For those of you who are longstanding readers of iRunFar’s gear reviews or who spend time with me on the trail, you know that I’ve been wearing compression garments for about the last three years. I know and love that, for me, compression wear in general provides a bit of biomechanical support, reduces the vibrations of soft tissues in the lower half of my body from impacting the ground, and reduces fluid retention after long runs and races, as well as during long travel outings. So, when the chance to test the Opedix CORE-Tec Short ($165) came my way, I didn’t hesitate. Three months later, I’m still totally stoked on this short.
What Opedix Claims the CORE-Tec Short Does
When claiming that the Opedix CORE-Tec Short helps users maintain core stability, Opedix leans on a study recently done by researchers at the University of Denver’s Human Dynamics Laboratory on pelvic stability and proprioception. In the study, a very small number of subjects were asked to do a couple sitting and landing-based tasks both while wearing and not wearing the CORE-Tec short. The studies concluded that, while wearing the short, the subjects had significantly more stability and prioproception doing these (non-running and non-skiing/snowboarding-related) activities.
Fit and Performance
I dig these shorts because I believe they help me with a couple minor biomechanical hitches in my giddy-up. When my body grows tired during a long run or race, my pelvis tends to start tilting anterior-ly, just a little. I haven’t been tested by a PT to determine which muscle groups are the cause of this, but my guess based upon what I’m feeling on the run is that my deep, lower abdominals fatigue earlier than other muscles, leading to this tilt. And, for as long as I can remember, my left glute medius has never quite been as strong as the right (even though I work on its strength and mobility). When I get tired, I can feel torsion develop in my pelvis as other muscles start firing on the left side to “cover” the left glute medius’ slacking behavior. In testing the CORE-Tec short, I’ve found that I can consciously keep my lower abdominals active for longer before they fatigue. And, I haven’t encountered a run yet where my pelvis starts to lapse into torsion due to glue medius misbehavior. That is, the shorts seem to bear enough of the stability burden that I can maintain good mechanics for longer.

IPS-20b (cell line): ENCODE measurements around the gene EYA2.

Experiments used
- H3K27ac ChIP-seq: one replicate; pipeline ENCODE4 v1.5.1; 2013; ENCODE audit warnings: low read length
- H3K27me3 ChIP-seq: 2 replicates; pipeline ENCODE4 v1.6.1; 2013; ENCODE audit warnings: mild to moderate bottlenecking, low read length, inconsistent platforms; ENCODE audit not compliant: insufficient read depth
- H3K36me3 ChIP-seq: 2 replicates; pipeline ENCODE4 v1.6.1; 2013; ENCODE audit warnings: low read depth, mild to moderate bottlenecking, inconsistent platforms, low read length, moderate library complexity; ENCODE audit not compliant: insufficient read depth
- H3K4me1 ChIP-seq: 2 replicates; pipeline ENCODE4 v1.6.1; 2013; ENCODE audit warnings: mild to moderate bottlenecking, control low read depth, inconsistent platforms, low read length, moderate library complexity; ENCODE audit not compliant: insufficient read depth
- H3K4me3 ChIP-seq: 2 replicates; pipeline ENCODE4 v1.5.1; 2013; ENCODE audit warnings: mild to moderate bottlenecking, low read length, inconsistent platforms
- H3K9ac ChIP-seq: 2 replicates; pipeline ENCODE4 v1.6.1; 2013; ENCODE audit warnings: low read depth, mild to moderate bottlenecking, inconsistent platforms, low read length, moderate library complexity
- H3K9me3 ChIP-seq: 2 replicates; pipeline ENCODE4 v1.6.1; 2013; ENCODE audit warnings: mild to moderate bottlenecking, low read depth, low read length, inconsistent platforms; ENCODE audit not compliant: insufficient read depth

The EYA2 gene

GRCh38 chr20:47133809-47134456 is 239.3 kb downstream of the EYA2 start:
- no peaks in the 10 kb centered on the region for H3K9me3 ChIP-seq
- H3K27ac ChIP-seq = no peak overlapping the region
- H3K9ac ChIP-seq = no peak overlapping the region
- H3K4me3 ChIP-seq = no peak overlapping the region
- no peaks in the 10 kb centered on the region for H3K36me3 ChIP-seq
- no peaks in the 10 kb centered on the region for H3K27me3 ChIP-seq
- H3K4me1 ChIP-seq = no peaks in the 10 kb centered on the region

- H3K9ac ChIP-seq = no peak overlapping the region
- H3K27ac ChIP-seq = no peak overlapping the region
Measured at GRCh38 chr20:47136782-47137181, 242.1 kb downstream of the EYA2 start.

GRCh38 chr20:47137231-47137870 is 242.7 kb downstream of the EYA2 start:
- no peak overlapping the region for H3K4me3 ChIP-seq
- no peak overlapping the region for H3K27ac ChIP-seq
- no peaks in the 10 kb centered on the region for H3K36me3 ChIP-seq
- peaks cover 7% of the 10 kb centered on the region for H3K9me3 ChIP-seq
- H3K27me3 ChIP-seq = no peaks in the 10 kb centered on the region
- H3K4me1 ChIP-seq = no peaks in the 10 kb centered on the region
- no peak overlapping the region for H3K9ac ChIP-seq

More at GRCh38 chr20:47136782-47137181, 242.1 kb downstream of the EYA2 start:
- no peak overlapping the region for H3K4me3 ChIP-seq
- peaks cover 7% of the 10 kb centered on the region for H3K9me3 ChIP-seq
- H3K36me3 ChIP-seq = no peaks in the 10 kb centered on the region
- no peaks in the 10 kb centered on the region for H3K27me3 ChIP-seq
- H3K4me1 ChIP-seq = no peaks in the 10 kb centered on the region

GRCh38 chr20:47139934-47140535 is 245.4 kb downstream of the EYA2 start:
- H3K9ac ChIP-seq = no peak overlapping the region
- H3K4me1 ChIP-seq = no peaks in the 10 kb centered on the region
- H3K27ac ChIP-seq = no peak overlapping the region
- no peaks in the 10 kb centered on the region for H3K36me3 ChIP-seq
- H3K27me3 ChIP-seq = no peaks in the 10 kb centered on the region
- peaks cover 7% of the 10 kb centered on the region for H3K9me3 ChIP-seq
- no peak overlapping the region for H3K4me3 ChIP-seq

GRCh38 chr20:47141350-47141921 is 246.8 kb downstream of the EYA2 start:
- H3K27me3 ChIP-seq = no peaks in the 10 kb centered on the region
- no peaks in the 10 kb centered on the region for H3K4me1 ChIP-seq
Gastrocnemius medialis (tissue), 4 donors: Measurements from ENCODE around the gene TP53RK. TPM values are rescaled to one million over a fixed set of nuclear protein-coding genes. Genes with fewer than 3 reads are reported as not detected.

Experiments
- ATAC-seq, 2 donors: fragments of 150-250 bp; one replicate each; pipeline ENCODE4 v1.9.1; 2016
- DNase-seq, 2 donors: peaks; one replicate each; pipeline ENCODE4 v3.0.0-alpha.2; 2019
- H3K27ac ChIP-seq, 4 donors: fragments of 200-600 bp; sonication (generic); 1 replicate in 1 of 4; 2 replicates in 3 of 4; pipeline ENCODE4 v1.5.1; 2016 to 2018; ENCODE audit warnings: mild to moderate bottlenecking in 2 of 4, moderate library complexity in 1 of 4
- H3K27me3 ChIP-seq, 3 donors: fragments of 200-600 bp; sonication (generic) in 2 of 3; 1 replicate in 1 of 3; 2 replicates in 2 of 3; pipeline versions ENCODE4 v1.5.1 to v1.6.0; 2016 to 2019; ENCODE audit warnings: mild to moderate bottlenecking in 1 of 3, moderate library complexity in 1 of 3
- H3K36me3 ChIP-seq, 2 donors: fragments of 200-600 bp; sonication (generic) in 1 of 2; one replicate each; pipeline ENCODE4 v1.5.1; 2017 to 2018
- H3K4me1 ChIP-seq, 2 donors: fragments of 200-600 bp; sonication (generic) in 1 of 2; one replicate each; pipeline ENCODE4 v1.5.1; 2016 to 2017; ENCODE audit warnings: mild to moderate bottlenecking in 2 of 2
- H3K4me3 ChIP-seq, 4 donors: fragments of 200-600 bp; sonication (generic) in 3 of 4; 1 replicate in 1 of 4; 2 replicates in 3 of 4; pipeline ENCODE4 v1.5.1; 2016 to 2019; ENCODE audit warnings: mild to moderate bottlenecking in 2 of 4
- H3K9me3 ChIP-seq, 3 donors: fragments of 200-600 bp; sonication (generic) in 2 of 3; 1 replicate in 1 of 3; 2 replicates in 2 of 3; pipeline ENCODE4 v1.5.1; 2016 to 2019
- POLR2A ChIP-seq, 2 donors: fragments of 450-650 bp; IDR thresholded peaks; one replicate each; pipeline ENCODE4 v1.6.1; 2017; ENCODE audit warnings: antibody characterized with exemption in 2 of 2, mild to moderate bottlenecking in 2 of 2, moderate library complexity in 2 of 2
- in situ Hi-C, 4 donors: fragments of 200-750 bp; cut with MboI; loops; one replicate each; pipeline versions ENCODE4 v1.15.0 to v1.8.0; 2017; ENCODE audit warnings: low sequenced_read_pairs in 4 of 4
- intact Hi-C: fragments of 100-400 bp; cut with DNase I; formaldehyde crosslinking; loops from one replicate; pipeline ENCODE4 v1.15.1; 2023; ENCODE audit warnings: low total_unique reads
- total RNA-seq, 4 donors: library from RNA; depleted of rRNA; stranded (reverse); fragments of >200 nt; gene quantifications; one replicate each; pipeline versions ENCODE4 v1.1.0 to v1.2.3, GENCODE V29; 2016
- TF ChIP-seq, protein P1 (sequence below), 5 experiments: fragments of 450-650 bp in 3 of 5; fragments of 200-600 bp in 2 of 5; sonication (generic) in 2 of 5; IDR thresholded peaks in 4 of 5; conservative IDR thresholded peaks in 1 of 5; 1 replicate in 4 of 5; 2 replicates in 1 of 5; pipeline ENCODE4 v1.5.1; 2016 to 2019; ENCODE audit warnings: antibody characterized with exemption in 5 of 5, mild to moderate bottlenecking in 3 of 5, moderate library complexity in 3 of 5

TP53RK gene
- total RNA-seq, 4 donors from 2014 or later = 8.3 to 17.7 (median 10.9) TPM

I would encourage to Opedix to develop a hot-weather/lightweight design. They are pretty thick and decently heavy for a pair of compression shorts. Temperatures hit the high 80’s Fahrenheit during testing, which is decently hot, but I can imagine they might wear really warm in temps even higher. Also, I’d love to see some sort of tiny storage pocket on the short, something in which you could store chapsitck, empty gel wrappers, salt, or something similar. I imagine it is a challenge to create a pocket that doesn’t affect the function of the panels, but I bet these folks can do it!
I really like the short. It’s been a mainstay of my summer running/racing/fastpacking wardrobe. I’d love to see Opedix further substantiate the claims they make about what the short does with some larger scale studies of subjects doing the activities the garments are advertised to assist/enhance. But, anecdotally, I like the way the short fits and functions on my body and plan to keep using the short. Also the price is high, but I get why; it’s a tiny company creating a tech-y product that has to be expensive to do on the small scale on which they are currently operating. Big props to Opedix for taking the functionality of compression garments another step forward.